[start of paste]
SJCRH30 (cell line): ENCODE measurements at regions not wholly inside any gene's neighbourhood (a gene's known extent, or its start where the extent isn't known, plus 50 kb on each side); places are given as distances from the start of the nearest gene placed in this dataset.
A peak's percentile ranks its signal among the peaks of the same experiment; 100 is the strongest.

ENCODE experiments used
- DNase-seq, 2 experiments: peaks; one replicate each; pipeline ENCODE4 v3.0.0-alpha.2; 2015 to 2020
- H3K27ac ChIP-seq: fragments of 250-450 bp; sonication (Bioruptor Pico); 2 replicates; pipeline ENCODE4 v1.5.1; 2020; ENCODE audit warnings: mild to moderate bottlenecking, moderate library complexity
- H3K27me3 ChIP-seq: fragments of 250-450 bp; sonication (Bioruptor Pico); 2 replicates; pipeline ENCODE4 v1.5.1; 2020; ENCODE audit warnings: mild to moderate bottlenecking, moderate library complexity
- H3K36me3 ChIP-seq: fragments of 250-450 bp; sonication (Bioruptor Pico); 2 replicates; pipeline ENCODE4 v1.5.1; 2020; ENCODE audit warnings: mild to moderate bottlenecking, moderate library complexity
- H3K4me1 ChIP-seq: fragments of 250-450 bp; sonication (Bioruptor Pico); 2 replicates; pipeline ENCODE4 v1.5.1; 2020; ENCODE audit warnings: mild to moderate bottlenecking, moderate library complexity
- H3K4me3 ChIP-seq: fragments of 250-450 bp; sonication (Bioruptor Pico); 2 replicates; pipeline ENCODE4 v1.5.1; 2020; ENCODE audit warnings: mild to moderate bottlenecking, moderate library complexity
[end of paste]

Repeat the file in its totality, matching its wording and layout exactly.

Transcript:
SJCRH30 (cell line): ENCODE measurements at regions not wholly inside any gene's neighbourhood (a gene's known extent, or its start where the extent isn't known, plus 50 kb on each side); places are given as distances from the start of the nearest gene placed in this dataset.
A peak's percentile ranks its signal among the peaks of the same experiment; 100 is the strongest.

ENCODE experiments used
- DNase-seq, 2 experiments: peaks; one replicate each; pipeline ENCODE4 v3.0.0-alpha.2; 2015 to 2020
- H3K27ac ChIP-seq: fragments of 250-450 bp; sonication (Bioruptor Pico); 2 replicates; pipeline ENCODE4 v1.5.1; 2020; ENCODE audit warnings: mild to moderate bottlenecking, moderate library complexity
- H3K27me3 ChIP-seq: fragments of 250-450 bp; sonication (Bioruptor Pico); 2 replicates; pipeline ENCODE4 v1.5.1; 2020; ENCODE audit warnings: mild to moderate bottlenecking, moderate library complexity
- H3K36me3 ChIP-seq: fragments of 250-450 bp; sonication (Bioruptor Pico); 2 replicates; pipeline ENCODE4 v1.5.1; 2020; ENCODE audit warnings: mild to moderate bottlenecking, moderate library complexity
- H3K4me1 ChIP-seq: fragments of 250-450 bp; sonication (Bioruptor Pico); 2 replicates; pipeline ENCODE4 v1.5.1; 2020; ENCODE audit warnings: mild to moderate bottlenecking, moderate library complexity
- H3K4me3 ChIP-seq: fragments of 250-450 bp; sonication (Bioruptor Pico); 2 replicates; pipeline ENCODE4 v1.5.1; 2020; ENCODE audit warnings: mild to moderate bottlenecking, moderate library complexity